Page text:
The day I received crappy news – and how it changed the way I now break bad news to others

Let’s face it – life can be challenging, especially when you’re a leader.

Yes, you have the status, the salary and the company car. But with that comes all the hard stuff, too.

Being in charge is not all beers and skittles (most workplaces have banned alcohol now anyway). Every leader has to have difficult conversations with his or her people from time to time.

One type of difficult conversation is the one in which you have to deliver bad news.

From the beginning of my career, I’ve had plenty of practice on how to give people bad news.

I have had to tell clients that there was no way on earth I could win their case in court, or that they were not given custody of their child, or that they had been declared bankrupt, or that they would be deported within two weeks to the country they had left out of fear of persecution.

None of these conversations was ever easy. Like most people, I struggled with how to convey this bad news in a way that was bearable.

My gut feeling was to sugar-coat the message, but I knew I shouldn’t do that.

The best lesson I learned about delivering bad news was when I, myself, was told some pretty crappy news in a not very effective way.

It was not in the workplace. The news was told to me in a sterile hospital room, and it was the kind of news no parent ever wants to hear.

Many years ago, on a lovely spring night, a handsome doctor told me out of the blue: “Your baby girl has leukaemia – but you probably already knew that.”

The only thing I could think of at that moment was: “I should have known that my baby had leukaemia. Why didn't I? How stupid am I that I didn’t realise this? What kind of parent am I?”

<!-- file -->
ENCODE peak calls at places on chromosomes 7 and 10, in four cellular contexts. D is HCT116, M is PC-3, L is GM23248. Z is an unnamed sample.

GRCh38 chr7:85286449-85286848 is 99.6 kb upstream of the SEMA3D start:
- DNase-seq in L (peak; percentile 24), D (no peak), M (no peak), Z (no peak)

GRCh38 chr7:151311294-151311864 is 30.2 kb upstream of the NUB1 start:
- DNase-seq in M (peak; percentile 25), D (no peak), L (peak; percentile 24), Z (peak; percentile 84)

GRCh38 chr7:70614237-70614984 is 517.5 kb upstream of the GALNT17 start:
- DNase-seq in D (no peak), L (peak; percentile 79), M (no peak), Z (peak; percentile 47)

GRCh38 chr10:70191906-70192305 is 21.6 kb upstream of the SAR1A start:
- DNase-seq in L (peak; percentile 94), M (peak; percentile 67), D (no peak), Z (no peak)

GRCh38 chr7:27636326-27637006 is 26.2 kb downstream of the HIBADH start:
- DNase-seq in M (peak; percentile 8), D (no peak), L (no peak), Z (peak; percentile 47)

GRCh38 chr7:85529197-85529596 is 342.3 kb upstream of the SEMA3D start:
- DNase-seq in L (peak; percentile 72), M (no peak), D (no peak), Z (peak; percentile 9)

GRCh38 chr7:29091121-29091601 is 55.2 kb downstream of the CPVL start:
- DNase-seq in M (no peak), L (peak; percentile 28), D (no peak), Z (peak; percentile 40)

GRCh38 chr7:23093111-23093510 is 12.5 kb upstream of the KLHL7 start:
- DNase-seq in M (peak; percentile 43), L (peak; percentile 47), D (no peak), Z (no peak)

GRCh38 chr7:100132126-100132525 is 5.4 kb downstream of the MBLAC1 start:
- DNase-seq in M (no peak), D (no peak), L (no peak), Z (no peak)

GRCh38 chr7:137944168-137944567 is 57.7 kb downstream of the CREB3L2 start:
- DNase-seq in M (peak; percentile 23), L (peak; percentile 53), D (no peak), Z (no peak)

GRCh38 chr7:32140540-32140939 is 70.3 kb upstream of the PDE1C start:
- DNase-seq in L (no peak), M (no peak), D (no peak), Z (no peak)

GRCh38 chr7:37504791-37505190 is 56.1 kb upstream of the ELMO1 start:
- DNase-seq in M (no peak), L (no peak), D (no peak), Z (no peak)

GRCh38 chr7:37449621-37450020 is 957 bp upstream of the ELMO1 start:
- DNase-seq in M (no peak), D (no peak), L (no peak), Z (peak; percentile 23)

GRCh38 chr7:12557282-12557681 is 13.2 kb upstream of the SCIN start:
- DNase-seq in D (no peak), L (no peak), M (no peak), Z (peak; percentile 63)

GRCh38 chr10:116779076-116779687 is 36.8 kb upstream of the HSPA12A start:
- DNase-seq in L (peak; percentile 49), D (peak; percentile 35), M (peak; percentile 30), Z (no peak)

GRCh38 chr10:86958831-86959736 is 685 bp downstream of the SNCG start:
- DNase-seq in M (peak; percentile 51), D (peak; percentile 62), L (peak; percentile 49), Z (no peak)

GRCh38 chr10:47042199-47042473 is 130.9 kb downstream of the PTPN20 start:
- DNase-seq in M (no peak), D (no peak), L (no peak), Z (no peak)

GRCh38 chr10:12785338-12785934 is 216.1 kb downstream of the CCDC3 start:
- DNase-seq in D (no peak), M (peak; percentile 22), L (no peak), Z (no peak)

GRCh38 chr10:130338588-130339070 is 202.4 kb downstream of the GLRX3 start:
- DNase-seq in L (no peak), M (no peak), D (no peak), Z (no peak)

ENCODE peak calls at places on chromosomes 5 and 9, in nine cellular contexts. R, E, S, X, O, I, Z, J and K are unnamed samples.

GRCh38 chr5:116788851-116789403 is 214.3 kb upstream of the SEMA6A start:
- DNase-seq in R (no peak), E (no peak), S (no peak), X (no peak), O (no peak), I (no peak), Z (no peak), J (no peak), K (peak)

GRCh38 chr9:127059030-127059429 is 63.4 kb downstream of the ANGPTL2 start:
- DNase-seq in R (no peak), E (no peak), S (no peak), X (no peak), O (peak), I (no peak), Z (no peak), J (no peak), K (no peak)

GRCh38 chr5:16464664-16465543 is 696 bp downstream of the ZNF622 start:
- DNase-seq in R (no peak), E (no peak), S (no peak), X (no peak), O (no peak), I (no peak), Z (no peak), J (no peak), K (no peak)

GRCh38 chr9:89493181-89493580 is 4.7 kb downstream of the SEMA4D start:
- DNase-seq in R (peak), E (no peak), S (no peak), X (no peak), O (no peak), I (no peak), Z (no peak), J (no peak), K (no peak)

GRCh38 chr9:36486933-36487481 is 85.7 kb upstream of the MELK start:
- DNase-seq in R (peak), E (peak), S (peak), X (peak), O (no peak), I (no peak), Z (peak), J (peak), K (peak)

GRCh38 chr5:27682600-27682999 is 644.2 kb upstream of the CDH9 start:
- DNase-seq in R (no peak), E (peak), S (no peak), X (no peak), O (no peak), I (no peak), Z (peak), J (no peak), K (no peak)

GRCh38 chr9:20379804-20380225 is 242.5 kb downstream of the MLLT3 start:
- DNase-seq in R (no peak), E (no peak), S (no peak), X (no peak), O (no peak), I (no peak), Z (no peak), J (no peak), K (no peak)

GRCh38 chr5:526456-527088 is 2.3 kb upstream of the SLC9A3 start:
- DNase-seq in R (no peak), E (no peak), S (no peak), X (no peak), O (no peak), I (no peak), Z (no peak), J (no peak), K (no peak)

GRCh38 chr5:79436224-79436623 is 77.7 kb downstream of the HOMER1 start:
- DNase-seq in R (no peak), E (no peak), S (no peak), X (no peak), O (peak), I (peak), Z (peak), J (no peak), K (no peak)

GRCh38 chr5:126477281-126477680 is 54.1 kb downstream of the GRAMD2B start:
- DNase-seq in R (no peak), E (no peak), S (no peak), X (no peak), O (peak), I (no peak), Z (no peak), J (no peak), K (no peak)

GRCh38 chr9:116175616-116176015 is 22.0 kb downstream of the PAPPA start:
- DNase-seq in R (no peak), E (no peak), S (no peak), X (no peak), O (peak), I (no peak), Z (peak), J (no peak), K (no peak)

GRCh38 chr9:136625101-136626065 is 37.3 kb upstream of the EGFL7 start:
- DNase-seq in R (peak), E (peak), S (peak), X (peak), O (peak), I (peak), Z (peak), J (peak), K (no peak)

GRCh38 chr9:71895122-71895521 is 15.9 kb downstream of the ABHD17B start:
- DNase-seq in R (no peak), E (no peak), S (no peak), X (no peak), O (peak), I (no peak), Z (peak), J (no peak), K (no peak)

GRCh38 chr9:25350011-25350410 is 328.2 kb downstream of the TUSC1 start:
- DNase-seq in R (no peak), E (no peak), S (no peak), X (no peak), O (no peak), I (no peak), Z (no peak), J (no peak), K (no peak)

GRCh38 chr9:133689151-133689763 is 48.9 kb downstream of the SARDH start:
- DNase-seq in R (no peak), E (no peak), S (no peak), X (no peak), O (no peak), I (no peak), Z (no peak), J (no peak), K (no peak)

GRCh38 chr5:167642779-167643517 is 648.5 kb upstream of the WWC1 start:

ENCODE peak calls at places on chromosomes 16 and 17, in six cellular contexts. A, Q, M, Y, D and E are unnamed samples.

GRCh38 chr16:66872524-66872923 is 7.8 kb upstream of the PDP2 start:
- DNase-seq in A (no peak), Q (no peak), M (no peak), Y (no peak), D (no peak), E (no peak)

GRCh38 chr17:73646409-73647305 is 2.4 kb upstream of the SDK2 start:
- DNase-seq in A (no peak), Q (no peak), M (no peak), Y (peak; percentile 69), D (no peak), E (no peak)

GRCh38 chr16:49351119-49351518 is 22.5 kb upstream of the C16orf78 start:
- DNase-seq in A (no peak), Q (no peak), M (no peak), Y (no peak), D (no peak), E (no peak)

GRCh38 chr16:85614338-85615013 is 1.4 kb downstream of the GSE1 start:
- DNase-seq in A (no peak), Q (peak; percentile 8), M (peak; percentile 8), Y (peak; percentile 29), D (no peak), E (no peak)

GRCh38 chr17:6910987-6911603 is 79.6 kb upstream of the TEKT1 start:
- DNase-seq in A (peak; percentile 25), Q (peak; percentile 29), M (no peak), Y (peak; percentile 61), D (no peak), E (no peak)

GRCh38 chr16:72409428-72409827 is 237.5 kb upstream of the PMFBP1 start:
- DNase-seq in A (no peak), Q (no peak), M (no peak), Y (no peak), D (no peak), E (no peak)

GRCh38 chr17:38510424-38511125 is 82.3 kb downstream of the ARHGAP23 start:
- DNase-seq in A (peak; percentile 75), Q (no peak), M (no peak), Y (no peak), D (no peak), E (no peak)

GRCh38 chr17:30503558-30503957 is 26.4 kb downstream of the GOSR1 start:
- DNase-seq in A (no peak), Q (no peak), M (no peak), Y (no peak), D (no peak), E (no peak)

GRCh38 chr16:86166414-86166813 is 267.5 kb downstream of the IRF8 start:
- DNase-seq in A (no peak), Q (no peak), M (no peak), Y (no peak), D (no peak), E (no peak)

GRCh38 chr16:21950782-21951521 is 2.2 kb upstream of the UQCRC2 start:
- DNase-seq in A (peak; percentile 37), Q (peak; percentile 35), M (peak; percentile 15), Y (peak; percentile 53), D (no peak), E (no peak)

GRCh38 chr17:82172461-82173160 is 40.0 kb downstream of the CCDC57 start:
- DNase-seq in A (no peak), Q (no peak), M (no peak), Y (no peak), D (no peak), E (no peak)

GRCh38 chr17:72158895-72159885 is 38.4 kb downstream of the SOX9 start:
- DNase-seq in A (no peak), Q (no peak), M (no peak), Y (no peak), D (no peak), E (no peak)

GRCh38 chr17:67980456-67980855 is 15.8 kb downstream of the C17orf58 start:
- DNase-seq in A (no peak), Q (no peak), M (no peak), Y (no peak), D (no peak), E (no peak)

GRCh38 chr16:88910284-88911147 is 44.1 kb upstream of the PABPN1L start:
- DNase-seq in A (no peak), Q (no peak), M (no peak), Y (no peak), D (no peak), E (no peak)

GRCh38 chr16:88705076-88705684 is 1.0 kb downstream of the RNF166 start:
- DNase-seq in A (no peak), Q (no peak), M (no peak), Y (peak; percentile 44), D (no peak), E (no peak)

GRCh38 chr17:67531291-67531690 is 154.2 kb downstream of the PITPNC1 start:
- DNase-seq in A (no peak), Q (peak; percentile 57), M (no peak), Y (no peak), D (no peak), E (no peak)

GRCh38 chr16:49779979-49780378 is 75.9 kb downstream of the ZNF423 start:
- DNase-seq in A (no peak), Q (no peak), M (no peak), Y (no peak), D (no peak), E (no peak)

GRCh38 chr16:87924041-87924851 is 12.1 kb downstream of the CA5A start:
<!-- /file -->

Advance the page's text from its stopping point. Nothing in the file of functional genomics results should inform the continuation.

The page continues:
My brain didn't even begin to process that my wonderful, bubbly daughter had a potentially terminal disease. All I could focus on was that I was at fault for not diagnosing her earlier.

It was actually absurd for me to think this way. After all, I had no medical training whatsoever. And I had taken her to three doctors, all of whom thought she simply had a virus.

Being on the receiving end of that conversation taught me a huge lesson.

It showed me the importance of focussing on the person receiving the bad news and having an empathic approach.

Trying to sugar-coat bad news (“but you probably already knew that”) is all about soothing the state of mind of the giver of bad news, as it makes him or her feel more comfortable.

It does nothing for the receiver. In fact, it makes things worse.

Ever since that time, I have tried to be as respectful as possible any time I have to deliver bad news.

I focus on the other person, not my own discomfort, and allow for that discomfort to be there.

There is no way to tell bad news and feel comfortable with it (unless you’re a sadist or a psychopath with zero empathy), and that is okay.

So when I, many years later as a HR manager, told a nervous staff member that his contract would be terminated on the grounds of misconduct, I was in a weird way proud of myself.

Why?

Because I knew I had succeeded in having a “good” bad-news conversation.